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Opinions of Friday, 30 September 2005

Columnist: Adzitornu, Kofi

"Nkwasea Ka" The NPP Is Not For Sale?

I have been compelled to write this article out of the despicable moves being perpetrated by certain functionaries of the NPP. If for nothing at all, Ghana stands to gain when there is fairness, conviction and unquestionable loyalty to the various political parties and ideologies they represent within our present democratic dispensation. That the ruling New Patriotic Party seems to be headed in the direction of parties on the slide into oblivion is not the point: what is at stake is the deliberate hypocritical inclination to overlook the creeping moneytocracy that serves the interest of a few at the expense of the majority. This article seeks to discuss the form, significance and implications of the worrisome trend that many a social commentator and political activist has overlooked for reasons of personal expediency.

Form

Not too long ago, a candidate alleged to be gunning for the chairmanship of the ruling NPP garnered eye-raising resources and ferried three (3) persons each from all the two hundred and thirty (230) constituencies of Ghana to Kumasi ostensibly for his campaign launch. The cost of such an expedition can only be imagined as this candidate is alleged to have paid the transport, hotel and miscellenous bills of the ?delegates?. Of course no one can argue against the modus operandi of any ambitious individual if it does not flout both party and electoral laws of the state. Nevertheless, it borders on the lunacy for such wanton display of resources to be made at a time when many are seeking ways of supporting the government to deliver on its promises. It has become fashionable these days for party activists and loyalists to maximize their returns anytime a contest is up, for they continuously repeat the popular refrain ?why not? These people would turn their backs on us once they get power so let us make the best out of them now?. Of course such statements would emanate if monies are being thrown around and if party positions appear to be the preserve of the moneybags.

Besides, isn?t it true that functionaries turn their backs on their supporters once they have achieved their ambitions? Have functionaries not stated that they owe nobody a farthing because they paid all their dues to their supporters in the run up to primaries?

It has thus become fashionable, though to all intent and purposes an unwritten code, for aspirants and delegates to form a seamless web of anti-democratic practices that would ironically underpin a democratic environment for the purposes of promoting national development. Clearly, this is anathema to democracy and yet the stakeholders are paying little or not attention to this dangerous development.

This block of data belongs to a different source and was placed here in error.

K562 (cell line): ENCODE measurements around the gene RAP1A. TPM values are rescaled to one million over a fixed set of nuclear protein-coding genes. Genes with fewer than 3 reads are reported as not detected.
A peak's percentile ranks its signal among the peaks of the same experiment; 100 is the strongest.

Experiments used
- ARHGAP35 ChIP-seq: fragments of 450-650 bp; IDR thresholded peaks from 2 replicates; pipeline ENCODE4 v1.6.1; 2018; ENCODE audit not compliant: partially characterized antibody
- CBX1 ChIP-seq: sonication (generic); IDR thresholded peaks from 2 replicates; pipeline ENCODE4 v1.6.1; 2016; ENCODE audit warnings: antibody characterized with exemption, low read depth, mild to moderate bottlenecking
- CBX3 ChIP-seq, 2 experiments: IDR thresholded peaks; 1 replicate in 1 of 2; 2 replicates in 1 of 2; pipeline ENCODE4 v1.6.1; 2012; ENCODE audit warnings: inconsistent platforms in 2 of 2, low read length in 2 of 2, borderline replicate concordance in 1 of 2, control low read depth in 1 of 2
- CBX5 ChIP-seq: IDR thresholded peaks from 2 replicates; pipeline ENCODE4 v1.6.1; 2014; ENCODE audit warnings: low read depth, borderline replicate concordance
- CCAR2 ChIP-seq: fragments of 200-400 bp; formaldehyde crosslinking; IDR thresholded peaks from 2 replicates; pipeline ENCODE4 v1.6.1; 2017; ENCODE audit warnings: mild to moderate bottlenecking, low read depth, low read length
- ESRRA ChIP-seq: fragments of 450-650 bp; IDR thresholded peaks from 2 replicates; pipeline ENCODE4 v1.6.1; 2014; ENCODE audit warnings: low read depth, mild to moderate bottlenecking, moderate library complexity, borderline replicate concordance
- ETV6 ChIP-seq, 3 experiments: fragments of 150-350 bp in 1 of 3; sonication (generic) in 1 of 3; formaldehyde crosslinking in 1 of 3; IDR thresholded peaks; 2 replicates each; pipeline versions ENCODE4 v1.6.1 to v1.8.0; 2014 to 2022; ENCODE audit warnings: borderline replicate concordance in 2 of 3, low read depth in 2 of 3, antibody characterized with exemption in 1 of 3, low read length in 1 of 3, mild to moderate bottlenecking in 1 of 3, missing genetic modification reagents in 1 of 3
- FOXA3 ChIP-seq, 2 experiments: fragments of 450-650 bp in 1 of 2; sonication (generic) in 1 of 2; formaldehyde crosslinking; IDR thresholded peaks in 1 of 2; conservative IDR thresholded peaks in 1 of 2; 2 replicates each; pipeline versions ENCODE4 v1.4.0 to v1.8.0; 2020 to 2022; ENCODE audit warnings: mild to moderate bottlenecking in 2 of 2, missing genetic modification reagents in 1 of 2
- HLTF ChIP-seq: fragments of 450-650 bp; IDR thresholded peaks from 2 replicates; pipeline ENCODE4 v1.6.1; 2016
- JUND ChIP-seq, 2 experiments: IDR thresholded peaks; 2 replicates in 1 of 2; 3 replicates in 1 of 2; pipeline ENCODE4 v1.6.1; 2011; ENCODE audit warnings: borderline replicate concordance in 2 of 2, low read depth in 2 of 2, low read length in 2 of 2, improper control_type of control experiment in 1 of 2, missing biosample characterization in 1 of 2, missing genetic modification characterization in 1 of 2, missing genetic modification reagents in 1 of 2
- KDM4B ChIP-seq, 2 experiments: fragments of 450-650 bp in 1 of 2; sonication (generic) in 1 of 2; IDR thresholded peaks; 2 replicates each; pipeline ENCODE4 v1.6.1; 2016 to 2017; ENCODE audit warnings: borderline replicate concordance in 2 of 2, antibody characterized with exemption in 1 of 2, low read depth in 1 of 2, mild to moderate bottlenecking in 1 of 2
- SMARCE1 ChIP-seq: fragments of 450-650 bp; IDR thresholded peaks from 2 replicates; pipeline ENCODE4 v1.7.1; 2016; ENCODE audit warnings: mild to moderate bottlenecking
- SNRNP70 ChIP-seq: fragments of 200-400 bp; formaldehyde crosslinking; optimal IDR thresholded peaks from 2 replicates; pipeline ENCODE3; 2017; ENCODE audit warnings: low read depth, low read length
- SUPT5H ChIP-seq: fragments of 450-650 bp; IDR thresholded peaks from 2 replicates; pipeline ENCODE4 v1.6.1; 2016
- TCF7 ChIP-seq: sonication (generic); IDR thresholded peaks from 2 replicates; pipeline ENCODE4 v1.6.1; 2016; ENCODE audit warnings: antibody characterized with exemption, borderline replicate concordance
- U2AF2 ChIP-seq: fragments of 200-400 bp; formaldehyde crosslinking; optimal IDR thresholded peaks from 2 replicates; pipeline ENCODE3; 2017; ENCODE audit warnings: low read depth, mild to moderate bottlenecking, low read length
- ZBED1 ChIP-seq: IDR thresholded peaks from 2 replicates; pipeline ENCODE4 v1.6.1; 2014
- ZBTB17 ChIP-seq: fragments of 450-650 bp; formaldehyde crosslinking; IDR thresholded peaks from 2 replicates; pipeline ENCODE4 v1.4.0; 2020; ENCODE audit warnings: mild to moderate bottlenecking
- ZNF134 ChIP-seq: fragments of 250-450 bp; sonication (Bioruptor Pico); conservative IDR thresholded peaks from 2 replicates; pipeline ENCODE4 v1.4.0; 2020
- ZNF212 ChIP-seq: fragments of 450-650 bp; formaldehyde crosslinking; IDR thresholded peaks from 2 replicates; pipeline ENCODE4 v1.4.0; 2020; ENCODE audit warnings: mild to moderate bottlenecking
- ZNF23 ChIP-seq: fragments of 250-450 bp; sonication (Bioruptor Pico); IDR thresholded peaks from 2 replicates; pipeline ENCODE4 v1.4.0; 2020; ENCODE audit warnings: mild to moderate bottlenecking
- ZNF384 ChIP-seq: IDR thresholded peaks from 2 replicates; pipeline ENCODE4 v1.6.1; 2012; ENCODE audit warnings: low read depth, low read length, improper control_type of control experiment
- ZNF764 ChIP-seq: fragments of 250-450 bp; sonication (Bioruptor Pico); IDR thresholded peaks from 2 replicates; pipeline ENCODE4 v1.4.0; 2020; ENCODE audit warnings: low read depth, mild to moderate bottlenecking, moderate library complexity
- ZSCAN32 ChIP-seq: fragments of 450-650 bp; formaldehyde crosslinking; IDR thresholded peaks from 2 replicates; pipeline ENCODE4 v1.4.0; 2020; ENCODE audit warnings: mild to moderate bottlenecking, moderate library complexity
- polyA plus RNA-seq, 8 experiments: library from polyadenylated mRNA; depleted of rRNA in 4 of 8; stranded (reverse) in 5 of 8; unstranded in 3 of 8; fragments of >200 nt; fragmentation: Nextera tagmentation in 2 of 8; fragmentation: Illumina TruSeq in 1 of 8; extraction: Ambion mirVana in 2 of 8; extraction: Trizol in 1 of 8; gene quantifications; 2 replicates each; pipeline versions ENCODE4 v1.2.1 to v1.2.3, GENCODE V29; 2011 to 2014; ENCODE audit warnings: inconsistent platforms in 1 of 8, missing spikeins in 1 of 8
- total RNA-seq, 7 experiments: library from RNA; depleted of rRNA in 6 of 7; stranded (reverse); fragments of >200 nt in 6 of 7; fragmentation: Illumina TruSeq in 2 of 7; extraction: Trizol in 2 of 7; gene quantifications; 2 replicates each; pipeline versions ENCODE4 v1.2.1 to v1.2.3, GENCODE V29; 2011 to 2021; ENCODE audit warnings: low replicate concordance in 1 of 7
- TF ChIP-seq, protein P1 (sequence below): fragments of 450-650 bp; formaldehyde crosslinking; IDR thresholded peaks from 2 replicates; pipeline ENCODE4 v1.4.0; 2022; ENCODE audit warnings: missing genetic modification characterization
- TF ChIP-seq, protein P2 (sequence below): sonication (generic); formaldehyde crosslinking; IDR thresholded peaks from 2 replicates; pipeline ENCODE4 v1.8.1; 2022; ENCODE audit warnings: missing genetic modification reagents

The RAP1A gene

The example cited above is described as bordering on the lunacy as a result of a deliberate refusal to spend money wisely or a grand deception by advisers to milk an ?innocent? aspirant dry. How can someone in his right senses ferry approximately 700 people just to launch a campaign, knowing very well that less than half of the number would even qualify to attend congress, given that no primaries have been held to elect them as delegates to the national congress? Why has the same candidate made it his duty to append his name on every piece of paper he donates to constituency offices of the party? Does this presuppose that right from the start, such people had a hidden agenda? And yet, the party office that they currently occupy is in dire financial straits.

Significance

Nothing has attracted the opprobium of party loyalists than the rubbing of the salt into the wounds of wounded activists than the statement that was made on Peace FM on Thursday August 25 to the effect that ?Nkwasea Ka? would not be paid. In all sincerity, no one would be willing to pay what amounts to foolish debt but we live in a country where people, especially party activists are sensitive to the words used by their leaders and especially aspirants. Did the utterer of those words mean that from the National Chairman to the gatemen at the Kokomlemle headquarters, all those who use the telephone at the party office made useless calls? What is ?nkwasea ka? about the bill? If the largest party in Ghana today cannot make calls, including foreign calls to its branch offices scattered nationally and internationally, does it even merit being called a serious party?